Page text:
Go Back to Basics
First and foremost: role-play and fantasy do not have to include elaborate costumes, props, and rehearsed scenarios. Forget shopping online for hours to find the perfect replica of an 18th-century Victorian maid’s outfit with elaborate silk ruffles and free yourself from the shackles of whips and chains (although, by all means, use them later if you want). The definition of fantasy is simply anything that intensifies the sexual experience. The weather, the time of day, the location or the pacing are some simple elements that may enhance the sexual experience between you and your partner. So let go of any expectations about elaborate role-play that may intimidate you or stymie you from the beginning.
Start from a Place of Reassurance
Talking about sex can be tricky – especially when you’ve never done it before. Frequently, there is the fear that if we speak our desires aloud, our partner will shame us or they will feel like they have failed to satisfy us in the past. Insecurity and vulnerabilities swirl around our sexual selves. Start by reassuring your partner that you enjoy what you do have. Ask them if they’re comfortable talking about fantasy. Start slowly, ease into these conversations. Here are some suggestions to open the dialogue:
“You know what, we’ve never talked about this and I’m really nervous…”
“I’ve been doing this course, please don’t make fun of me – I would love to talk to you about it.”
“Are you open to talking about what turns you on?”
“I’m really curious about what you like…”
Alternately, write a note. Or speak on the phone – which allows an intimate distance. Of course, the earlier you open up this dialogue in a relationship, the easier it is but nevertheless, start today because that is where you are now.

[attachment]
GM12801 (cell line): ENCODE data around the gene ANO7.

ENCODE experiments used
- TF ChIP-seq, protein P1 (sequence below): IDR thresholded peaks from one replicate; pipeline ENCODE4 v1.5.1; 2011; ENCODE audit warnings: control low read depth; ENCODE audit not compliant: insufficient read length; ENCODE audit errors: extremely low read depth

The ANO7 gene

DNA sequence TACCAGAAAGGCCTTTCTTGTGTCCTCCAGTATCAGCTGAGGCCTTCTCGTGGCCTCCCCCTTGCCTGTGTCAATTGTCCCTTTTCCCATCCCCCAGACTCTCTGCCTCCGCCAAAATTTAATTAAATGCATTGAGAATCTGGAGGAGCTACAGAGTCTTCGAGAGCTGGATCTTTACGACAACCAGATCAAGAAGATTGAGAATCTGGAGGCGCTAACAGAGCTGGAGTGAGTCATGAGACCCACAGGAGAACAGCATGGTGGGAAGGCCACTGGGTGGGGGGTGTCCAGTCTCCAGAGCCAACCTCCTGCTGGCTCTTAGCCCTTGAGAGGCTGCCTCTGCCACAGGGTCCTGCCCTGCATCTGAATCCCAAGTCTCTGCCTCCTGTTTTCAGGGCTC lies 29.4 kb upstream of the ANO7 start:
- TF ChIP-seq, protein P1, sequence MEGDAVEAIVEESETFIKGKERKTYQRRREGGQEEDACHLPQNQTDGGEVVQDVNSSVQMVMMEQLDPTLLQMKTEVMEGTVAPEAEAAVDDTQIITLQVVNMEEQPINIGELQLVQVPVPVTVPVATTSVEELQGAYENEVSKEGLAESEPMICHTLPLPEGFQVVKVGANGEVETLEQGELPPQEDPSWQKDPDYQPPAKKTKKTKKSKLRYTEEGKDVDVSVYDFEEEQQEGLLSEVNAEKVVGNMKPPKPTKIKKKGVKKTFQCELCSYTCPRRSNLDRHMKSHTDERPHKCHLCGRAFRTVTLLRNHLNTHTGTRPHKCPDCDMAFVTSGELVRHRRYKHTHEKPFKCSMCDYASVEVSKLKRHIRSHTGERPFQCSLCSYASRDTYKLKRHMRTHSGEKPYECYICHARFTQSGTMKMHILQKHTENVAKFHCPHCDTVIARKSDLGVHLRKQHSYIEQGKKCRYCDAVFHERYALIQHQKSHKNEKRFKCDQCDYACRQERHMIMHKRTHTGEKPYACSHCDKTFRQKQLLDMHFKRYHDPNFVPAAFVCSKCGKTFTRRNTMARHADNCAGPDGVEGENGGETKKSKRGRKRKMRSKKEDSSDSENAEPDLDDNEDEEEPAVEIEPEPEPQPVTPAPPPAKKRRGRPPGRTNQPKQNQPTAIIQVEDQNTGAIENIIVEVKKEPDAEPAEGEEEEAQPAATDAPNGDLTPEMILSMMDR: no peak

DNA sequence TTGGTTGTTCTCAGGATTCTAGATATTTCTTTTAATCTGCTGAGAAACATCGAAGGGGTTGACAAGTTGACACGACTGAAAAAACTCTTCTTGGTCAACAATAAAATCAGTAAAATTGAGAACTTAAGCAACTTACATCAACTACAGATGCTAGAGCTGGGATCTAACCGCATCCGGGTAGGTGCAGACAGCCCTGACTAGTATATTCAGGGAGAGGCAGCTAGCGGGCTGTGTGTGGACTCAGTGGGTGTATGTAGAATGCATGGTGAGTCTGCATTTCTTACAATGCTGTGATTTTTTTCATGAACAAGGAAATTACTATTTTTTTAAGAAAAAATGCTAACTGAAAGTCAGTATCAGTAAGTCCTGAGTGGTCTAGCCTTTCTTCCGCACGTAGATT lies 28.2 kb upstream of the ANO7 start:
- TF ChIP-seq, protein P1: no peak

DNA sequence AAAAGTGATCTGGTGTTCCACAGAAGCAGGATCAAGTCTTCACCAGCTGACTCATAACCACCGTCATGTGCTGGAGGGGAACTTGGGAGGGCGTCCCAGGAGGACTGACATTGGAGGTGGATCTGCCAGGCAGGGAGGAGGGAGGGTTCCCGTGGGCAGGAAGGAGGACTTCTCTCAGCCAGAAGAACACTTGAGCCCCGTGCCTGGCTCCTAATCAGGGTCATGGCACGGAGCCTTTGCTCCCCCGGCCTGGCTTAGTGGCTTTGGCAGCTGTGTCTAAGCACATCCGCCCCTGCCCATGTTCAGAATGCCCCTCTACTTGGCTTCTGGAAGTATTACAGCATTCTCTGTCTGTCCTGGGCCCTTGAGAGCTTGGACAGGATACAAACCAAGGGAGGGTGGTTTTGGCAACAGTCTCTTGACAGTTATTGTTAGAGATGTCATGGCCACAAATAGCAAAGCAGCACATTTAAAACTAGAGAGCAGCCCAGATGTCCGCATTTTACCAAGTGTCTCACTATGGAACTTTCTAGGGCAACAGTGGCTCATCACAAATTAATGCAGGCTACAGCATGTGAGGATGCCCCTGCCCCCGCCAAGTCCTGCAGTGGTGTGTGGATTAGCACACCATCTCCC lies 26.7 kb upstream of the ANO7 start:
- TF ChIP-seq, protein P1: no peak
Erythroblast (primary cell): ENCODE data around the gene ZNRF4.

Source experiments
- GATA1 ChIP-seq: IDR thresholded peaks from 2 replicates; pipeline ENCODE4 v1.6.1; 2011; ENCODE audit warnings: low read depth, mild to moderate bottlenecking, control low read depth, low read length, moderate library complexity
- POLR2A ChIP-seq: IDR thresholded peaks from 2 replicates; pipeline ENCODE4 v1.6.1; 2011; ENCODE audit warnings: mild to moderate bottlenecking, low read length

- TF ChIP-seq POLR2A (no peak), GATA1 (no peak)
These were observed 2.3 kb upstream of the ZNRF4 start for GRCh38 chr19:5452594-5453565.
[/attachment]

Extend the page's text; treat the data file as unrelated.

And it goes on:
Talk More and Try More…
The door is now open to dialogue and for you to share your fantasies. Conversation about fantasy is about play, curiosity, transcending the limits of reality and moving beyond your usual boundaries. You can test out fantasies through talking (“Is there something you’ve always wanted to try?”) but you can also test through action. We act, we see and we wait for a response, then we try again. For instance, if you start kissing your partner on the couch, but they are pulling you towards the bedroom, they are showing you what they are comfortable with – this can also raise an opportunity to express your desire to have sex in the living room. Through a combination of action and words, allow yourself to be playful and open. Get past shame by trying: knock on the door and say, “Hello, room service is here.” As children well know, you need a playmate to play. If you are shamed or rejected when you start to play a game, you retreat into yourself. So willingness is key. But so is the ability to try again if the door is not opened the first time.
Bring in a Third… No, not that Kind of Third
I often suggest to couples that they use a third item – a transitional object – such as a book, a movie or an overheard conversation to allow for fantasy and play to enter their sexual experiences. Reading to each other, for instance, can be a way to create desire.
The book Behind Closed Doors offers fantasies from women and men’s point-of-view that can be read aloud. The lens of a movie or book allows for you to ask questions like: “Is that something you’d be interested in trying?” or “Does that turn you on?”
Do it Yourself
In the sanctuary of your erotic mind, you can be anything or anybody you want. So as well as cultivating mutual experiences, you can step into a different body or role inside your own mind – you are free to fantasize when you’re with your partner. You can imagine you are taller, younger, skinnier, more powerful, less powerful and on it goes. You can go beyond the limits of your own conscience, body type or abilities, particularly when you have a partner you feel safe with.
How do you incorporate fantasy and how does that impact your relationships with yourself and your partner?
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